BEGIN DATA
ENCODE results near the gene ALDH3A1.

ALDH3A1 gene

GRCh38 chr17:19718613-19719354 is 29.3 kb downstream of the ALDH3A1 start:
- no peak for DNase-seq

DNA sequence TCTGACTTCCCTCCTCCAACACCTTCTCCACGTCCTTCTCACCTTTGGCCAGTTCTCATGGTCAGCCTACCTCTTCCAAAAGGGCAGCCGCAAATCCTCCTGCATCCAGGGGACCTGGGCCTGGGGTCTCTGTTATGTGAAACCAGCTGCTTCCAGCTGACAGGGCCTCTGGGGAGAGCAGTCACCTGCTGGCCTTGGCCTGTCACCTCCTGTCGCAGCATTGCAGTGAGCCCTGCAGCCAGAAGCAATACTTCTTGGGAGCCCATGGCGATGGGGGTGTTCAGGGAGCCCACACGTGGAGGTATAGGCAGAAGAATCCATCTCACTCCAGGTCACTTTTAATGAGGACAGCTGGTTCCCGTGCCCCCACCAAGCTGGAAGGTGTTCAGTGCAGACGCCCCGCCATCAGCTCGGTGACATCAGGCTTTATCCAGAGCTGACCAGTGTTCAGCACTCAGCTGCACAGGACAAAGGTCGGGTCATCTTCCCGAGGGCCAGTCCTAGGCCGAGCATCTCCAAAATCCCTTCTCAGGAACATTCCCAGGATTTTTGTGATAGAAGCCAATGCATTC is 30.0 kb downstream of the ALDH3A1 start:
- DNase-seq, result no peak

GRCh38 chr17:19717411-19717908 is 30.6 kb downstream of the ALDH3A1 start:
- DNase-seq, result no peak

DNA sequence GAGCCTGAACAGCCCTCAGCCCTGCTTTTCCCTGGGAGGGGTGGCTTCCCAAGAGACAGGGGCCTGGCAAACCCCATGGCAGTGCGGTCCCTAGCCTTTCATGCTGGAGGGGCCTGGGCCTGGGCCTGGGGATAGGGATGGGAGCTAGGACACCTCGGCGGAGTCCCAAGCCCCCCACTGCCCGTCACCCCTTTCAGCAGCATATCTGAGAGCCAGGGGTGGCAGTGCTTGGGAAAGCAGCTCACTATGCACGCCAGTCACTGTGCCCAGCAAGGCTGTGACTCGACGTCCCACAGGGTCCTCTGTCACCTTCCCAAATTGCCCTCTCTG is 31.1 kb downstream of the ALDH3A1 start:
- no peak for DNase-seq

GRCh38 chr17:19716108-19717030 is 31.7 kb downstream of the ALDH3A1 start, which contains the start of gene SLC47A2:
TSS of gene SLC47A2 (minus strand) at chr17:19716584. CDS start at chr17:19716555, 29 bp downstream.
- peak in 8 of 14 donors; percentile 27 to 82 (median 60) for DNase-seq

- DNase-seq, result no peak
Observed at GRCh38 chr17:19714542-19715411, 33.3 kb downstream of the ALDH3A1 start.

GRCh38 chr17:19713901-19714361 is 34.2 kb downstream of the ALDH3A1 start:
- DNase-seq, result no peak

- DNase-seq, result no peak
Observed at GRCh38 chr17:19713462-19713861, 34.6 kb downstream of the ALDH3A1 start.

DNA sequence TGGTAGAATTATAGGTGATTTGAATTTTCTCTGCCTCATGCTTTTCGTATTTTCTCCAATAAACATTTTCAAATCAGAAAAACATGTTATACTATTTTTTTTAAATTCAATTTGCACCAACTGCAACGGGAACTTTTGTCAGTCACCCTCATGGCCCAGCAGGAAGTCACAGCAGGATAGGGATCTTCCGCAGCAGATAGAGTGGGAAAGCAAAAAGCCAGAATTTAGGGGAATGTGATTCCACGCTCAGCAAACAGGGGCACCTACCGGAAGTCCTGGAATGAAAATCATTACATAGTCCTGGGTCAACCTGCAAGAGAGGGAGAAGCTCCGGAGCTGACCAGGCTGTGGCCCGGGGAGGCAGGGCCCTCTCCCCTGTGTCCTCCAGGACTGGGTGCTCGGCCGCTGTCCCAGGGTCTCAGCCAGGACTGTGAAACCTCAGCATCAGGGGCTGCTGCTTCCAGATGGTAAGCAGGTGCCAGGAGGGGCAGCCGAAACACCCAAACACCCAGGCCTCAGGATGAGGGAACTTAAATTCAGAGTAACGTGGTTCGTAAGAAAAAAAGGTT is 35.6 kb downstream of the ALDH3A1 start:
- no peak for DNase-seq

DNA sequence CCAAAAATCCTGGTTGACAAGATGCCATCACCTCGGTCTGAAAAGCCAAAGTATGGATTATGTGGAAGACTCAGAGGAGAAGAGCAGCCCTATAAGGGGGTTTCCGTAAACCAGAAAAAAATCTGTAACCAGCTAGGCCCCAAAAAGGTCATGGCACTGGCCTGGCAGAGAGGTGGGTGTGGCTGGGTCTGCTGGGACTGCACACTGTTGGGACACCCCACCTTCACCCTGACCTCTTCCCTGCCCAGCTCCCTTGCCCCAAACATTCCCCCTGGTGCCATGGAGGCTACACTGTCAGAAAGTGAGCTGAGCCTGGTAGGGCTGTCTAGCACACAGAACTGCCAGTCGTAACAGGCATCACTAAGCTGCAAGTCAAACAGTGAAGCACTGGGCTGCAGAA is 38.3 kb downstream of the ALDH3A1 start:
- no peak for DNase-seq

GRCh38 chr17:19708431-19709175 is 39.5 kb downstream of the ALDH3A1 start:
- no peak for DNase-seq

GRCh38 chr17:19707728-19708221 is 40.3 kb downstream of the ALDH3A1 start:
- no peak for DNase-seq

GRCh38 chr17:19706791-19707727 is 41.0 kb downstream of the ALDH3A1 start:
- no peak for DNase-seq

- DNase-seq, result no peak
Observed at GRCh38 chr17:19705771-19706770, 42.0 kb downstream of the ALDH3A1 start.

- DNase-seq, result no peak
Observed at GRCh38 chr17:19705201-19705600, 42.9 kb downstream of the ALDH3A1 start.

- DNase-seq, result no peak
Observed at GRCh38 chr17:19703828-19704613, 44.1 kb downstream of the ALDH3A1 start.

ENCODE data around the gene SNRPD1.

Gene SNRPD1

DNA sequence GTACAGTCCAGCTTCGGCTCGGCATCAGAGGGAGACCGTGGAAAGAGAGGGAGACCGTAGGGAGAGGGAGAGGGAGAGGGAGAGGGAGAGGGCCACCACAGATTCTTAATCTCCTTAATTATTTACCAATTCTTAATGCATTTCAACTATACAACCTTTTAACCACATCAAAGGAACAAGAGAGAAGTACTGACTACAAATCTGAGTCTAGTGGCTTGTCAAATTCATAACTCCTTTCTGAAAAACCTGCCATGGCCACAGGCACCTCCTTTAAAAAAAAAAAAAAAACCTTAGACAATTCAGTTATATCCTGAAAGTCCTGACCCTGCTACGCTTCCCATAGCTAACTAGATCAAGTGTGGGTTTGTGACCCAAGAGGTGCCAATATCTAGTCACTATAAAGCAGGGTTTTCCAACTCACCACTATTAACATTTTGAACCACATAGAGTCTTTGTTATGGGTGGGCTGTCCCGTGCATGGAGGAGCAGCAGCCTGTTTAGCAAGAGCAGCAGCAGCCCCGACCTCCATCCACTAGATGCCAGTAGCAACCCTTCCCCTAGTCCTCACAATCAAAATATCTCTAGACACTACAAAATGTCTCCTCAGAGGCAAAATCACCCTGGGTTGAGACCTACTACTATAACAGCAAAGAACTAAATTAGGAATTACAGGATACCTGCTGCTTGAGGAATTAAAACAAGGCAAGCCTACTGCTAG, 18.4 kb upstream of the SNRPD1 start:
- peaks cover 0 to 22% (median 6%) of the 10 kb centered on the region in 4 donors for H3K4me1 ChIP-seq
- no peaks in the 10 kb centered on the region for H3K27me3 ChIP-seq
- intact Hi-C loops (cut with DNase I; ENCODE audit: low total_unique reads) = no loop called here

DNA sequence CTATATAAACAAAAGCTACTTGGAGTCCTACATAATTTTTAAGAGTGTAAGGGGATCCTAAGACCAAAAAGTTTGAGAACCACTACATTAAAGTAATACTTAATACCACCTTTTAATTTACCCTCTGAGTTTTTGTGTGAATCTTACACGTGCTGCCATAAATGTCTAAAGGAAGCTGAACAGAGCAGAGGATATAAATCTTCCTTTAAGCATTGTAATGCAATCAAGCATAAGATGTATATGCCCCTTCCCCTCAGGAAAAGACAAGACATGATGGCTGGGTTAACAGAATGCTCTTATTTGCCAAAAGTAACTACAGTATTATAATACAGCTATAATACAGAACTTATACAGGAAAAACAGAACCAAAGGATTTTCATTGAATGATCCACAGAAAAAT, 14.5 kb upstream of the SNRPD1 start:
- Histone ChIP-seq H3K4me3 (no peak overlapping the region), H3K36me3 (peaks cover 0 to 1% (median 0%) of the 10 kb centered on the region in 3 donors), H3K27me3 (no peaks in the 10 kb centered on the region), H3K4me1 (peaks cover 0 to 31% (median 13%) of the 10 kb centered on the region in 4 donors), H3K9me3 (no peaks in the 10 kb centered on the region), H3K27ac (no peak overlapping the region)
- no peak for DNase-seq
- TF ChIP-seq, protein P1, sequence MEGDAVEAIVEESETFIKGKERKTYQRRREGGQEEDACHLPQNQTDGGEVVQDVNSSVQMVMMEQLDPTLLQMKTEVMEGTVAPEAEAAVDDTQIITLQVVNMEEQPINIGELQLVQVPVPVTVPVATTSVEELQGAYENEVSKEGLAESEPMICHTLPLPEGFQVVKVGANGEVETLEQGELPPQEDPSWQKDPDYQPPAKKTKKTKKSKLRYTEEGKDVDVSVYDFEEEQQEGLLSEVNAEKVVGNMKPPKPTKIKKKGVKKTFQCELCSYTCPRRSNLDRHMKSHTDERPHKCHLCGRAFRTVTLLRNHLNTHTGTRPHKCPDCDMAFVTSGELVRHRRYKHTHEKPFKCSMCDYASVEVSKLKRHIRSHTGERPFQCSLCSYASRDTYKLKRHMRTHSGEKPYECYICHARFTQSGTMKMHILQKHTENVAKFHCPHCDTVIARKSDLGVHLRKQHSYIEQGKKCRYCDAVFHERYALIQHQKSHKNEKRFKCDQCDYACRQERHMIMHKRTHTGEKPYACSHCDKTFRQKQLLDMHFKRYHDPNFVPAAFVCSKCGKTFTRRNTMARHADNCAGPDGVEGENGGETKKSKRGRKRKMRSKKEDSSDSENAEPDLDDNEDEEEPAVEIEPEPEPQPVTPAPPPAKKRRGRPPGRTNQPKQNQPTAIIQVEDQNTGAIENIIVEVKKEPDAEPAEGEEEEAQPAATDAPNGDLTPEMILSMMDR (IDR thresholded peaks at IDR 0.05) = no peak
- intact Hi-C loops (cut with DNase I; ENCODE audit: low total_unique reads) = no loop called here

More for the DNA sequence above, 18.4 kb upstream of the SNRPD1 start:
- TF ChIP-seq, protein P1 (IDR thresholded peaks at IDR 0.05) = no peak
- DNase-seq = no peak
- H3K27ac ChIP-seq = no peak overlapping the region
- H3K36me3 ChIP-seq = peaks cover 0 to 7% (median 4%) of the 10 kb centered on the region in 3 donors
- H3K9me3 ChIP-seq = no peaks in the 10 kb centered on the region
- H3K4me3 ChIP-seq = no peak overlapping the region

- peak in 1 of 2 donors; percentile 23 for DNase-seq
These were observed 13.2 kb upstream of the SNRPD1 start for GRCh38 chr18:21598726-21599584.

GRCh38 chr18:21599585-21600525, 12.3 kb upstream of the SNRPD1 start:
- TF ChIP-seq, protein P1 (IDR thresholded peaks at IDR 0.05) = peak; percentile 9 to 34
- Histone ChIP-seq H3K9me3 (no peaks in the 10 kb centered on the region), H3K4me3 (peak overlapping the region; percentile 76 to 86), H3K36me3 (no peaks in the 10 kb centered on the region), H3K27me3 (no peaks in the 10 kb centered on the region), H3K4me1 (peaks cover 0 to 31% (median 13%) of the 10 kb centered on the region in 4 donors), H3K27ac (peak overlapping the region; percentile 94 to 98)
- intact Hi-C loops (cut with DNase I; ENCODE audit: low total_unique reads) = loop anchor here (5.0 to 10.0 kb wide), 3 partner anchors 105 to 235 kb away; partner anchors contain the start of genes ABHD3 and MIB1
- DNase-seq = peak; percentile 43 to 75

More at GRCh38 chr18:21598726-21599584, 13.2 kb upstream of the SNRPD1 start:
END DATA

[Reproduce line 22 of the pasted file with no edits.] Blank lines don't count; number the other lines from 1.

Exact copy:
DNA sequence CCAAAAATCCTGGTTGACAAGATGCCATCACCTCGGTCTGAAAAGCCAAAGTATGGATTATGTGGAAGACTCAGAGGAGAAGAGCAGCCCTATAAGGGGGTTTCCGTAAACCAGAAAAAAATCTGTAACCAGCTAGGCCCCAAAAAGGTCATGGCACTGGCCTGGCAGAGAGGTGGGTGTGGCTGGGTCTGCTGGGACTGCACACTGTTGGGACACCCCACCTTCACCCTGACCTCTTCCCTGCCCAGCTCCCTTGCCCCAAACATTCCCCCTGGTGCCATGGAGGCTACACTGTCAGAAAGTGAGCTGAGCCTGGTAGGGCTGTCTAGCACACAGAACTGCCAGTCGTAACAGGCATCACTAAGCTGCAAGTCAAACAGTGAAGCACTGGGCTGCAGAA is 38.3 kb downstream of the ALDH3A1 start: